zimbabwe dollar
The 100 trillion Zimbabwean dollar note

2020-06-02 Matt’s Note: the 100 trillion Zimbabwean note is presented here merely for dramatization purposes.

Please exercise good judgment and seek the advice of trusted professionals rather than considering these writings as financial advice.

That being said, I’m not sure where I stand on the issue of the potential devaluing of the dollar. I have heard opinions that it could be unlikely due to the large amount of foreign dollar-denominated debt and the dollar-traded commodities markets.

Given the current unprecedented actions being taken by central banks, I do not believe it would be unwise, however, to monitor this situation closely.

Also:

economist.com/finance-and-economics/2020/06/20/the-successes-of-the-feds-dollar-swap-lines

seekingalpha.com/article/4340323-inflation-vs-deflation-tug-of-war

(I do not necessarily agree with all the conclusions reached by the author in this last article)


economicgreenfield.com/2020/03/23/additional-federal-reserve-actions/

On Friday (March 20, 2020) I wrote a post (“Federal Reserve Actions To Address Financial And Economic Weakness“) detailing recently announced Federal Reserve actions intended to address various problematical conditions. These conditions include actual and expected substantial economic weakness, financial instability, and various rapidly falling asset prices.

In that post I also highlighted my thoughts on intervention efforts. I have written extensively about interventions of all types, including Quantitative Easing (QE) and past economic stimulus programs. Posts discussing intervention measures can generally be found in the “Interventions” category.

Early today (March 23, 2020) the Federal Reserve made additional announcements. Among those announcements was one regarding the amount of QE it will possibly do, as well as other newly enacted intervention programs.

The new announcement with regard to QE is discussed in this March 23 FOMC Statement. An excerpt:

The Federal Open Market Committee is taking further actions to support the flow of credit to households and businesses by addressing strains in the markets for Treasury securities and agency mortgage-backed securities. The Federal Reserve will continue to purchase Treasury securities and agency mortgage-backed securities in the amounts needed to support smooth market functioning and effective transmission of monetary policy to broader financial conditions. The Committee will include purchases of agency commercial mortgage-backed securities in its agency mortgage-backed security purchases. In addition, the Open Market Desk will continue to offer large-scale overnight and term repurchase agreement operations. The Committee will continue to closely monitor market conditions, and will assess the appropriate pace of its securities purchases at future meetings.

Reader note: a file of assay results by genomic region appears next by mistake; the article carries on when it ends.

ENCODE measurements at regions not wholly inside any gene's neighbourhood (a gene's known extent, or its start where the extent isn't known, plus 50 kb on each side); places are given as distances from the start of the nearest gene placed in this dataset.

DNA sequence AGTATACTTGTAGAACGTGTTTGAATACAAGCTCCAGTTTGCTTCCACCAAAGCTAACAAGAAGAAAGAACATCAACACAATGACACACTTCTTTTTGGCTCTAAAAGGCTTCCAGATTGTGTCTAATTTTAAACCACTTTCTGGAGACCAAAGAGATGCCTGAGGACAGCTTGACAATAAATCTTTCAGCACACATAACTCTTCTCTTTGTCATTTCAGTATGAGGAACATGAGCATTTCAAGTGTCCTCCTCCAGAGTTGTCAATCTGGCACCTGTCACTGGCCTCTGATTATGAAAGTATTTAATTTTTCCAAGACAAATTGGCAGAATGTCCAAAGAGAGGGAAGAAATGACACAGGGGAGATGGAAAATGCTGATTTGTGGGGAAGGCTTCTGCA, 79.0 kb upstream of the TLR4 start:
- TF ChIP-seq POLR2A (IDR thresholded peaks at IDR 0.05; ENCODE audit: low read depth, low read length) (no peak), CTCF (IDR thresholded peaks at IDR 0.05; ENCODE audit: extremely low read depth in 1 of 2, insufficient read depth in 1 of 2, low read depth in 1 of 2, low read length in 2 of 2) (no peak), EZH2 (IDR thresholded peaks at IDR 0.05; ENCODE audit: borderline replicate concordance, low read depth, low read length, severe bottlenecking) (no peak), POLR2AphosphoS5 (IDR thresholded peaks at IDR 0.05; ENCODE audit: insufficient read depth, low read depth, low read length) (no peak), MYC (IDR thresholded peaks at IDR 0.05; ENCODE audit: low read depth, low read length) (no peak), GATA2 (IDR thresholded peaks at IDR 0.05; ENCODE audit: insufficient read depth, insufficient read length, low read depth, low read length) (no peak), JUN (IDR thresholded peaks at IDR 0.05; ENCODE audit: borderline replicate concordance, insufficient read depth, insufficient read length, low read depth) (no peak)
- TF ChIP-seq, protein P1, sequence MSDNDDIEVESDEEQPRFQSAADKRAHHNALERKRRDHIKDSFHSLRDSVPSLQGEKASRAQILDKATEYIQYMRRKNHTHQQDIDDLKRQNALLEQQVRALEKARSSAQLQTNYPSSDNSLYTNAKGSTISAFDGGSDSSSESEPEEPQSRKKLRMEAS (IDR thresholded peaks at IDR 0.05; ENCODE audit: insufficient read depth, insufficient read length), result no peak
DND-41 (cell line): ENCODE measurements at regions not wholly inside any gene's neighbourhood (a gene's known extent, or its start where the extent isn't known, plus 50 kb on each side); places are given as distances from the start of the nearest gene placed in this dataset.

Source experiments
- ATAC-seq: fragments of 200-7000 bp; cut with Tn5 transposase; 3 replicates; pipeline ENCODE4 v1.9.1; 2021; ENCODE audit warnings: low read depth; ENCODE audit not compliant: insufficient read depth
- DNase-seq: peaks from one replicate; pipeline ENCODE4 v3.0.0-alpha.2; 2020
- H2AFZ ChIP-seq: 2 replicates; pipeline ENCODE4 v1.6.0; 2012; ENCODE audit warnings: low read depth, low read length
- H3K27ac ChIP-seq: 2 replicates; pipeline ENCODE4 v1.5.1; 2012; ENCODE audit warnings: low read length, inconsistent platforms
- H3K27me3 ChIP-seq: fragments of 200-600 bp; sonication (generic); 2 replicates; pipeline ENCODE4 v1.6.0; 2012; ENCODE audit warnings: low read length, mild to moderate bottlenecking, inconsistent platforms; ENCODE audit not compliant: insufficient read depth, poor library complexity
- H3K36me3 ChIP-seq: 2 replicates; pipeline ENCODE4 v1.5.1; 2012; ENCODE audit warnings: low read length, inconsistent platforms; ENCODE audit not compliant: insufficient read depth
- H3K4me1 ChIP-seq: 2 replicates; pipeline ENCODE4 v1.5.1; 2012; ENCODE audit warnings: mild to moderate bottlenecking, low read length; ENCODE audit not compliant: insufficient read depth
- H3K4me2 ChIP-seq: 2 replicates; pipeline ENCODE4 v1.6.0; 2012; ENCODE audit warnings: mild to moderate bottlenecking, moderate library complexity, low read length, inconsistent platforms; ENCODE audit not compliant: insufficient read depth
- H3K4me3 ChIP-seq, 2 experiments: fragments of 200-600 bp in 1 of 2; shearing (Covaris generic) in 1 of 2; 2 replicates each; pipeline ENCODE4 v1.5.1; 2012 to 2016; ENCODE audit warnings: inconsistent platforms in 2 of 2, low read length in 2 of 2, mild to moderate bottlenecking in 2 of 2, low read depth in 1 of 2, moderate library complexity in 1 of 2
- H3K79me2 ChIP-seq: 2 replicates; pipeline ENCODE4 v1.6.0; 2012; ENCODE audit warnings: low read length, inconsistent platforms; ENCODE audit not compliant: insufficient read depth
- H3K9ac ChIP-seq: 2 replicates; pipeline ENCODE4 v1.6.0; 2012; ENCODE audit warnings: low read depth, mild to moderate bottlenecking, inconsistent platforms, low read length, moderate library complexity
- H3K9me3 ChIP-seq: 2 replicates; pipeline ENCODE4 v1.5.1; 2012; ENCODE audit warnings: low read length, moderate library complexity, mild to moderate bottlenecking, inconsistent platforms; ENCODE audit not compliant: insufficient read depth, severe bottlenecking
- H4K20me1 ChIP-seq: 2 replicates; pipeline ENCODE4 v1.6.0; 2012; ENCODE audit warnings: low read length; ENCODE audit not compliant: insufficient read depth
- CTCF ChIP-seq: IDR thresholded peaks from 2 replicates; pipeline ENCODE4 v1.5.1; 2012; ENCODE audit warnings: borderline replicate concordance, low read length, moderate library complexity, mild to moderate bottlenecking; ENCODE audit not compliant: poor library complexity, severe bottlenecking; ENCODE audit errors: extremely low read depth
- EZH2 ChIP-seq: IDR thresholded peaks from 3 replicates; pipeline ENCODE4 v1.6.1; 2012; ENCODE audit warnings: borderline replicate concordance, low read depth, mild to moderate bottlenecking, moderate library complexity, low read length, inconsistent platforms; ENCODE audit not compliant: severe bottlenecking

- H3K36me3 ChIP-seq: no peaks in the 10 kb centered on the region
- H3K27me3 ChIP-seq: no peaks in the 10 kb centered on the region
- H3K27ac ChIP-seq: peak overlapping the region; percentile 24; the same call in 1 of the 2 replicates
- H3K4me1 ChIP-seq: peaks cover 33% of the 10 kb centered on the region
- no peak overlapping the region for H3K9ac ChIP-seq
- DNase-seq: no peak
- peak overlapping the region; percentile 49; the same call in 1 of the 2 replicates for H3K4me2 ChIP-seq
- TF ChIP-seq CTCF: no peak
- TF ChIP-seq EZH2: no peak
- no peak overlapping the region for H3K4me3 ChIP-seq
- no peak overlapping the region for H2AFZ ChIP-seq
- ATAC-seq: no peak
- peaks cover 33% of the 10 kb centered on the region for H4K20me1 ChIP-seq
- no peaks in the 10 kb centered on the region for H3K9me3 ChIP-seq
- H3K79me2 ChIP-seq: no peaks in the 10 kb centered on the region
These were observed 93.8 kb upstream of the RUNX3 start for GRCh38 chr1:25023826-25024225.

The paramount phrase is that the stated asset purchases will be done “in the amounts needed.” Most observers appear to interpret this as (potentially) “unlimited QE.”


fred.stlouisfed.org/series/WALCL

^Left as a fun exercise for the reader, watch this graph over the next 6 months.


Matt’s note for the layperson: QE refers to Quantitative Easing, or basically, printing money to buy things in hopes that it spurs the economy.

The U.S. printed gobs of money to get out of the ’08 recession. This time around, it’s unclear if the same tricks will work.

The downside of QE is that it’s effectively a hidden tax to, well, anyone with money sitting in a bank account or under their mattress. By printing lots of money, there’s more of it around. Therefore, the money you’ve worked so hard to earn becomes less valuable.

QE is often easier for governments to do politically than collecting money through taxes because most people aren’t really aware of it or understand it, but by far it more negatively impacts the poor (most holdings in fixed-dollar items) than the rich (usually holdings in dollar-agnostic assets) and it broadens the wealth gap.

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